With the fragile economy and the rampant government over-expenditures by the Obama administration, fiscal conservatives are calling for a significant reduction in spending. Many worry that deep cuts in the national defense and homeland security budgets will severely cripple our defense capabilities. However, relatively little attention has been given to a government agency that traditionally receives only a miniscule annual budget in comparison to that of other agencies.
Last year, NASA’s $19 billion budget was dwarfed by defense ($738 billion), Medicare & Medicaid ($760 billion) and Social Security ($738 billion) spending. The interest payment for the money the U.S. has borrowed alone accounted for $251 billion.
Since the announcement of the retirement of the Space Shuttle, NASA has been on a steady course to losing the United States’ lead in space technology, science & exploration. Additionally, NASA announced the end of service life for the International Space Station (ISS) in 2015, which has since been extended to 2020.
Relying on the Russians?
As early as 2005, a capability “gap” had been expected during which time the U.S. would have to rely solely on the Russian Space Agency to provide crew and cargo replenishment services to the ISS at a price of at least $60 million per astronaut (per mission).
George W. Bush’s administration attempted to close that gap with the establishment of the Constellation program as a follow-on program to the space shuttle coupled with an aggressive space exploration plan. Unfortunately, fiscal realities following the 2008 economic meltdown prevented that plan to come to fruition.
A year later, the Augustine Commission, a panel of independent space experts commissioned by President Obama concluded that any human exploration beyond low-Earth orbit was not viable with the money NASA was expected to receive under the budget for 2010 and beyond.
The Constellation program was subsequently cancelled, putting the future the U.S. manned spaceflight program in a state of uncertainty.
A specific recommendation of the Augustine Commission was the establishment of a commercial market for low-earth operations, which was to include ISS crew and cargo replenishment services. This resulted in initial funding for NASA’s Commercial Crew Development (CCDev), a program that NASA defines as “a NASA investment funded by $50M of the American Recovery and Reinvestment Act (ARRA) funds, to stimulate efforts within the private sector that will aid in the development and demonstration of safe, reliable, and cost-effective space transportation capabilities.”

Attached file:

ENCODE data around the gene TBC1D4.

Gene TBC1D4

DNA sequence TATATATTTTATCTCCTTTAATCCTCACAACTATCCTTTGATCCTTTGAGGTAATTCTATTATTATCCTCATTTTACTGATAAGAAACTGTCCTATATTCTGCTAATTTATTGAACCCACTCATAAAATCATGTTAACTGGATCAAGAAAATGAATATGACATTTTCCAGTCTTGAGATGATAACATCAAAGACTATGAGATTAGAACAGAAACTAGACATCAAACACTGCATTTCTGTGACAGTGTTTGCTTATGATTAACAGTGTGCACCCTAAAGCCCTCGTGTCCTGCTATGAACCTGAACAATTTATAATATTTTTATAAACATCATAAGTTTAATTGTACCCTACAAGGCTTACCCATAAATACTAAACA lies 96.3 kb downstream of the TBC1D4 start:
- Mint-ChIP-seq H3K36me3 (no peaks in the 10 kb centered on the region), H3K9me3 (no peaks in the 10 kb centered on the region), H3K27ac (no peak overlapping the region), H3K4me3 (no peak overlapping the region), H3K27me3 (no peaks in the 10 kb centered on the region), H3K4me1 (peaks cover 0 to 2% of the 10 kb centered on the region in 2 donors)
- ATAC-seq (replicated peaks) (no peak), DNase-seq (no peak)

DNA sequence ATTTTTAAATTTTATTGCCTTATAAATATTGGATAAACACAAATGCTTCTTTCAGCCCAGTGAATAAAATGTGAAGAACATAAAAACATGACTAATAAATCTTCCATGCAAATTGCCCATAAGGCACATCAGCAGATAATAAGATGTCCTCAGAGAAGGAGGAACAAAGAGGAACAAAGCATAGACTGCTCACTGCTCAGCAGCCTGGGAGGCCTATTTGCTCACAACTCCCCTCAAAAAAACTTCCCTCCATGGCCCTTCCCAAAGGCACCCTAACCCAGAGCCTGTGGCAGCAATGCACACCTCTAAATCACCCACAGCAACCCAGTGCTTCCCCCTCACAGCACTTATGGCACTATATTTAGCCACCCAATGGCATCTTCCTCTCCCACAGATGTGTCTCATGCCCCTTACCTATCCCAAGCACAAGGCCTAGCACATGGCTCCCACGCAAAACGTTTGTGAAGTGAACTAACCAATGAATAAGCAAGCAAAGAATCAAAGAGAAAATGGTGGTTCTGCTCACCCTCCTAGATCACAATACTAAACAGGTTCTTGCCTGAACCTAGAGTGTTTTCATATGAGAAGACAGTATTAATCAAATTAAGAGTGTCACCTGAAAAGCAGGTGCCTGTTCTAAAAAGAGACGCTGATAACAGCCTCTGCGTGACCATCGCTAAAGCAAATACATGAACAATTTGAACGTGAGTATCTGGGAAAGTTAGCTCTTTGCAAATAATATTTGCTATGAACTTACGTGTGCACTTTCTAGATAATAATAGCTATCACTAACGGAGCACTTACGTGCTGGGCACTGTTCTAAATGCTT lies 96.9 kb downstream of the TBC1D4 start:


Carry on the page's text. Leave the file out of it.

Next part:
Unfortunately, a solid business case for commercial space has not materialized, given that a) commercial spaceflight operations under CCDev will not begin until at least 2017 at the earliest and b) ISS will end it’s operational life in 2020, providing only short-term commercial opportunities, albeit; there are plans to build a commercial space station by at least one of the CCDev participants.
When asked about the future of the space program following the space shuttle, NASA Administrator Charles Boldon, an Obama appointee, said:
“The future is bright for human spaceflight and for NASA. American ingenuity is alive and well. And it will fire up our economy and help us win the future, but only if we dream big and imagine endless possibilities. That future begins today.”
In striking contrast, former NASA Administrator under George W. Bush, Mike Griffin has an entirely different view of NASA’s future, which he stated in a BBC interview following the final shuttle mission:
“When you push aside all the puffery and high-flying political announcements, with the landing of Atlantis, the human spaceflight program of the U.S. will come to an end for the indefinite future.”
So how is it that the current and preceding NASA Administrators can have such starkly different views? When you peel away the rhetoric and politics, a number of irrefutable facts remain that cast a dark cloud over the future of the U.S. manned space program:
- With the end of the space shuttle program and the cancellation of the follow-on Constellation program, thousands of highly skilled workers and engineers are now without jobs or have moved on to other industries, which means that the U.S. space program has lost a huge amount of human capital in terms of knowledge and experience.
- The shuttle fleet is now retired. No more shuttle launches; no more Hubble servicing missions; no more human spaceflight capability for NASA. No rocket on U.S. soil is currently human rated.
- NASA has no concrete plans in place for the next heavy lift vehicle to launch next-generation spaceships beyond Low-Earth orbit. A spaceship is currently being developed; a variant of the Orion capsule from the canceled Constellation program. The “Multi-Purpose Crew Vehicle,” however, doesn’t have a rocket to launch it yet.
- The business case for commercial space is shaky at best. While there are some short-term opportunities, most CCDev participants are engaging NASA with a significant amount of skepticism as to the long-term, viability of a commercial space market.
Where does that leave us?
Most industry experts agree that NASA’s vision for space exploration is at best ill defined. Recently, the Obama administration upped the ante by committing up to $1 billion on the third and final development phase of CCDev. However, as we have seen in the past, attempts to artificially create business markets by the government are rarely successful in the long term (take Amtrak as an example).
Businesses are good at finding their own markets sans the “help” provided by the government. In the case of commercial space, a viable and mature business model remains largely elusive.
The viability of commercial space and available funding for new and on going (non-commercial) scientific and space programs will be key to the future of NASA and the U.S. space flight programs.